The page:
A fascination with where creativity comes from and how to cultivate it isn’t a new preoccupation for business thinkers, but I have noticed a flurry of interesting new books published about the construct. Curiosity got the better of me so I did a search to find out just how many articles were published in the last few years on topic and discovered that indeed there has been an uptick in publications on creativity. In 2007 the number of business and management papers on creativity leaped and has been on an upward trajectory since.
I wonder if the impetus to understand creativity stems from the pace of technological change and the creative destruction it has brought to corporate giants such as SONY or Kodak or the newspaper industry as a whole, or whether it’s locus is the collective angst experienced by knowledge workers facing uncertain futures, or grows out of policy efforts to spark entrepreneurship and employment. The source of the zeitgeist may only be discoverable by more imaginative minds, but I’d like to share a few interesting artifacts on the trend found in the Falvey Memorial Library stacks.
The Progress Principle, written by Harvard Business Professor, Teresa Amabile and her husband Steven Kramer, also a doctorate in psychology, presents evidence on the perceptual, emotional and motivational factors that nurture or inhibit individual and team creativity in organizations. The underlying materials for their analysis are daily questionnaires both short answer and open ended completed by 238 knowledge workers at seven undisclosed marque name companies over a four month period. Thus rich quantitative and qualitative data informs the authors’ “checklist” for facilitating progress in teams charged with innovating products and processes. This book is a wonderful blend of social science and advice that’s fun to read too. Can you guess which confidentially disguised firms participated in the study?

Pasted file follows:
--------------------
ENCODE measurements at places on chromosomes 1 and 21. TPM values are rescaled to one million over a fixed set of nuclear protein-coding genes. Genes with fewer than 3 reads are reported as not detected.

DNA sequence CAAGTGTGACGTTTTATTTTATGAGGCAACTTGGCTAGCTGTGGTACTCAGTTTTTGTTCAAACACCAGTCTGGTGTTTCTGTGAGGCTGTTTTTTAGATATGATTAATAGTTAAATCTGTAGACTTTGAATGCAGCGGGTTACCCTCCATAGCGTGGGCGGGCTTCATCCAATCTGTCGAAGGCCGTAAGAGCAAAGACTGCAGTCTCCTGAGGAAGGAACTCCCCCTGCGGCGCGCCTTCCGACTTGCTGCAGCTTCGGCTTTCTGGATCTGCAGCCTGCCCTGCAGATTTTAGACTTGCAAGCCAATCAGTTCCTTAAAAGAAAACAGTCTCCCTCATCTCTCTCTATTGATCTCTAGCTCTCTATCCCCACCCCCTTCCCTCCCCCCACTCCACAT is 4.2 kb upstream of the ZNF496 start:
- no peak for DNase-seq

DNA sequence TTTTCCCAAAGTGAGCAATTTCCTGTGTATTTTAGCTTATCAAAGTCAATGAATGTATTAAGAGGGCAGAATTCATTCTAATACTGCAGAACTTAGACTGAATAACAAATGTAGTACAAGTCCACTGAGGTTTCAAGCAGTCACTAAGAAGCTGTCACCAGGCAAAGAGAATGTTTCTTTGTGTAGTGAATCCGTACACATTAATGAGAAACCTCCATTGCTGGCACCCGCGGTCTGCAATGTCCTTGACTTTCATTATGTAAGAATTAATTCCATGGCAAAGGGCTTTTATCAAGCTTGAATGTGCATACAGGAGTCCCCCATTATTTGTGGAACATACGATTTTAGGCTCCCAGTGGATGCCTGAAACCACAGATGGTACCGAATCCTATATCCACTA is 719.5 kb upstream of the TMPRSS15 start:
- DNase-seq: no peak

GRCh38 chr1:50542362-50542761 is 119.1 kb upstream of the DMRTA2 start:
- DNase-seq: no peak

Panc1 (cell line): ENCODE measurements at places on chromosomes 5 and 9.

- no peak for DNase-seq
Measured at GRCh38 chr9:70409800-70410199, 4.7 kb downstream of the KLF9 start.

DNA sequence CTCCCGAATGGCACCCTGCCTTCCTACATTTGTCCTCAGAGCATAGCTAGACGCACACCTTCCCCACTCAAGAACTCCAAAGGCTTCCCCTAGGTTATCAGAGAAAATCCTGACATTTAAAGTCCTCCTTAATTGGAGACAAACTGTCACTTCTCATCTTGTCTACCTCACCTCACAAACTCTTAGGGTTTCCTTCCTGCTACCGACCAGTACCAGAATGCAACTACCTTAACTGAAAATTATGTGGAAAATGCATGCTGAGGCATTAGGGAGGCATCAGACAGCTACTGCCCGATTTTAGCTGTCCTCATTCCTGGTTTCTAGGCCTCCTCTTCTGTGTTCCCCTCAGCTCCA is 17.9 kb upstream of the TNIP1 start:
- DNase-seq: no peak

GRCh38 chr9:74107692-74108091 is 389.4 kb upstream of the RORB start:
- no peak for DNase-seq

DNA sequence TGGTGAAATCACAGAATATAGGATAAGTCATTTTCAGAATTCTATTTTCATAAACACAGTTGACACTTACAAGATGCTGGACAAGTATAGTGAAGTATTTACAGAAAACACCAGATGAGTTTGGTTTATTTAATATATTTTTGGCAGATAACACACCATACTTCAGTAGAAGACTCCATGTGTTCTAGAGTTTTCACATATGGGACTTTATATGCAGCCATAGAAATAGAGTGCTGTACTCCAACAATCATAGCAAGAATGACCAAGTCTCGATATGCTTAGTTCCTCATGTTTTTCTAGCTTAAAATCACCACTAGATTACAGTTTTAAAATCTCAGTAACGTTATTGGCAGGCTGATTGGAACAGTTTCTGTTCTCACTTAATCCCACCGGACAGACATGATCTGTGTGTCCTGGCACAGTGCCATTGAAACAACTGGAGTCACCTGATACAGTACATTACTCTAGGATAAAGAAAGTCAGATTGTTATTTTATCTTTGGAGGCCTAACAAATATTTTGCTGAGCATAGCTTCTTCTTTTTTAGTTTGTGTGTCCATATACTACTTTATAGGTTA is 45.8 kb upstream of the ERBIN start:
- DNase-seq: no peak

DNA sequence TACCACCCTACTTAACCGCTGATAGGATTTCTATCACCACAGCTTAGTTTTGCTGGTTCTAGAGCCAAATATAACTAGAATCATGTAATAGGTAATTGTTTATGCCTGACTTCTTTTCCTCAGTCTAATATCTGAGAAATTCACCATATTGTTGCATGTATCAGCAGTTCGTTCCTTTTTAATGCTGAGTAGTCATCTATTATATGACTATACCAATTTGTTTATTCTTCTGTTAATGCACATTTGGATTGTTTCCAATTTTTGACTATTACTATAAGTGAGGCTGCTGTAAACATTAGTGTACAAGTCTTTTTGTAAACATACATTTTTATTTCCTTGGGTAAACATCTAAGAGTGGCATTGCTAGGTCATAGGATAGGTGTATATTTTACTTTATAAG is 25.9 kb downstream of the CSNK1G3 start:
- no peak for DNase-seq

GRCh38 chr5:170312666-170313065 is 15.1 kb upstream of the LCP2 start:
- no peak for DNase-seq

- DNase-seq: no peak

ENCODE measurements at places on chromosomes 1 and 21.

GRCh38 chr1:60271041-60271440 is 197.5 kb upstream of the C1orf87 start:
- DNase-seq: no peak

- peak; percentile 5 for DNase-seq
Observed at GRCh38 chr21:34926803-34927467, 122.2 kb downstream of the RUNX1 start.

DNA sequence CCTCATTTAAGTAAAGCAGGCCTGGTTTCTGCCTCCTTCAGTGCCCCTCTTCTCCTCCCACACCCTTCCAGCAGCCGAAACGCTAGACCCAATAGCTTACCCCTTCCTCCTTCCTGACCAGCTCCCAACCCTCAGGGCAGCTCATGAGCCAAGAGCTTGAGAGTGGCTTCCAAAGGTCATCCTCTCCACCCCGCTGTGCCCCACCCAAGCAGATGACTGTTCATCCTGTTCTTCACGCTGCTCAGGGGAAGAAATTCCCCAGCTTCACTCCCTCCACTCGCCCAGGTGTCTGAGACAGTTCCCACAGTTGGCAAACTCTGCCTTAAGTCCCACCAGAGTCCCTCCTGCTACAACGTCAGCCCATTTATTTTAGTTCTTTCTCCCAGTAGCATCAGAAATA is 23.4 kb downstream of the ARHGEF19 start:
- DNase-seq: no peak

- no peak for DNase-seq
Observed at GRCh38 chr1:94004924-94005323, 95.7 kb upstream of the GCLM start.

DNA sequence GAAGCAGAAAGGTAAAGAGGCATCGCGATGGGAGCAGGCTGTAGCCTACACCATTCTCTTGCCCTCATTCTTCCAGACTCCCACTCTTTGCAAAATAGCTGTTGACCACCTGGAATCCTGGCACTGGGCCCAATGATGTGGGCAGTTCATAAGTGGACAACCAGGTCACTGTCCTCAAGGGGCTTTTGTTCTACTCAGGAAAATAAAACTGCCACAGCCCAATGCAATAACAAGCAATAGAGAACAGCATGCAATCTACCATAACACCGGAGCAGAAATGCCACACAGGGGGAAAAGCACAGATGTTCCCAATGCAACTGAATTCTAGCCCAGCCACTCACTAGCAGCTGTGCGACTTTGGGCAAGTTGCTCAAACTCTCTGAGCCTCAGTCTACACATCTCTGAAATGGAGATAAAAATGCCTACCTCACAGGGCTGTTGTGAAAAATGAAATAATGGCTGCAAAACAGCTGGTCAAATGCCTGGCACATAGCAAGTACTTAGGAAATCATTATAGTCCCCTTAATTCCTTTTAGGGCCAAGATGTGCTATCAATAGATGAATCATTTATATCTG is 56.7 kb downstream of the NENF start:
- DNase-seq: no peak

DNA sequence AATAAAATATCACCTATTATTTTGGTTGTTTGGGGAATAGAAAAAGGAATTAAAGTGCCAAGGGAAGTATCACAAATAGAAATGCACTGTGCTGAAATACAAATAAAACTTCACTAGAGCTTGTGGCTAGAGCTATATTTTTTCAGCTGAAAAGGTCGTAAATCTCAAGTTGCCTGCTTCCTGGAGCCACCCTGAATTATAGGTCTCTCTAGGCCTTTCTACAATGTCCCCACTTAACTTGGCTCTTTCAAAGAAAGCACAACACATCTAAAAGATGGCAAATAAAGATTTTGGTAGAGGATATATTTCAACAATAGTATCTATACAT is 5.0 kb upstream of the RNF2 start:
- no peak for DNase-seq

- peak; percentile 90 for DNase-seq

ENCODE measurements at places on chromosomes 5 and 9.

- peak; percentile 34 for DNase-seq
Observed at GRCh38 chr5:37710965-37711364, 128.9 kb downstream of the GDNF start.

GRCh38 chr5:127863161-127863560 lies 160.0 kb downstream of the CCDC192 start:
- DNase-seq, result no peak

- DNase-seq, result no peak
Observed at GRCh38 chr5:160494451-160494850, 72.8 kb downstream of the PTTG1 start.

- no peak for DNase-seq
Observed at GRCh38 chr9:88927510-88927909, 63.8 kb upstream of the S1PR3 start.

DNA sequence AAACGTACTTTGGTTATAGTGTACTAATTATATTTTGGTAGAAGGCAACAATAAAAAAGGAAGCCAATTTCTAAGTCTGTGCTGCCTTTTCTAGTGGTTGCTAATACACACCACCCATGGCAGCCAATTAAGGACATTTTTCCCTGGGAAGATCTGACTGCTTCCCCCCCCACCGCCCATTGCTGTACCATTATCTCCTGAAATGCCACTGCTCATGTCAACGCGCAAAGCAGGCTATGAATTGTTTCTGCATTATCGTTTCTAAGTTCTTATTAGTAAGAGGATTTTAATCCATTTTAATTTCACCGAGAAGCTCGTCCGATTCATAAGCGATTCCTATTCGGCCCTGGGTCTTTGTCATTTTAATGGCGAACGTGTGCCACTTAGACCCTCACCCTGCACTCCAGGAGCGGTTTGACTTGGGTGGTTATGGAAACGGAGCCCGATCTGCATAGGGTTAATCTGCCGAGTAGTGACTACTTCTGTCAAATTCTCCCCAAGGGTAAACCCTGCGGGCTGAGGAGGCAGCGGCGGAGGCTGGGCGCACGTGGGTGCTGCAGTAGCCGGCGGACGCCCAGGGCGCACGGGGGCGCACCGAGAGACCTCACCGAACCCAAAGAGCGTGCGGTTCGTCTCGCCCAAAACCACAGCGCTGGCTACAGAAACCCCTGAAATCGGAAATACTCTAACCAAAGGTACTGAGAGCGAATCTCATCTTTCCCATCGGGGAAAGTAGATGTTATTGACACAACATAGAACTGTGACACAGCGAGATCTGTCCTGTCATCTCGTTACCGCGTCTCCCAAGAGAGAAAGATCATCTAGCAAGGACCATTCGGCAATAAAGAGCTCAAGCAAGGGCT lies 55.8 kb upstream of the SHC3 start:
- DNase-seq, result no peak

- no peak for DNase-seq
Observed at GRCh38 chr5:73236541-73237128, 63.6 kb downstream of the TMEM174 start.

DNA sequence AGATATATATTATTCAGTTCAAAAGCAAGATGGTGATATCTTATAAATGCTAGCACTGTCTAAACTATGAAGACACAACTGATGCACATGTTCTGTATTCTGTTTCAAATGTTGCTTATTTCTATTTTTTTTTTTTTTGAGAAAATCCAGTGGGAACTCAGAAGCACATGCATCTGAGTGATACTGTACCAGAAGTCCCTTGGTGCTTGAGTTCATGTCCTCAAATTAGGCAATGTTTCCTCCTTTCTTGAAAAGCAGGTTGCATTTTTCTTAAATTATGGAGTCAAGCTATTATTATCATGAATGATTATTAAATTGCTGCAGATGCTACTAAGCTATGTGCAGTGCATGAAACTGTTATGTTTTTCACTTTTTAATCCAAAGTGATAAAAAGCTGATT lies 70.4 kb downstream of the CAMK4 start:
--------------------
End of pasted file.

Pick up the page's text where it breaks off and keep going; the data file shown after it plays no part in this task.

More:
The Idea Factory, by business journalist Jon Gertner, takes a very different approach to examining the cultivation of creative work in business. This is a well documented and readable history of the most innovative years of Bell Labs, the AT&T and Western Electric subsidiary founded to do the basic science needed to advance the communications industry in it’s infancy. The narrative focuses on a few select scientists. Themes around the source of this exceptional corporate creativity include interdisciplinary team work, well defined top level goals and team autonomy.
In Imagine: How Creativity Works, science journalist Jonah Lehrer explores the neuroscience behind creative artists such as Bob Dylan and Shakespeare and organizational psychology explanations underpinning seriously serially innovative organizations such as 3M, Eli Lilly and Pixar. This book was a great read, but sadly has been largely discredited (but as of this writing was still on the NYT’s Business Bestseller List) due to compelling evidence of author fabrications.
To find more books in our collection on creativity and innovation, search our catalog for subjects “creative ability“, “creative ability in business“, “organizational innovation“, “creative thinking” or “technological innovations“.
For scholarship on creativity search Business Source Premier, ABI Inform and PsychInfo. For videos on innovation in business visit Prendisimo (register with Villanova email), Films on Demand, or ecorner at Stanford.
Like to recommend a book on the power of original thinking or creativity in organizations? Email me (email@example.com) with your suggestions!
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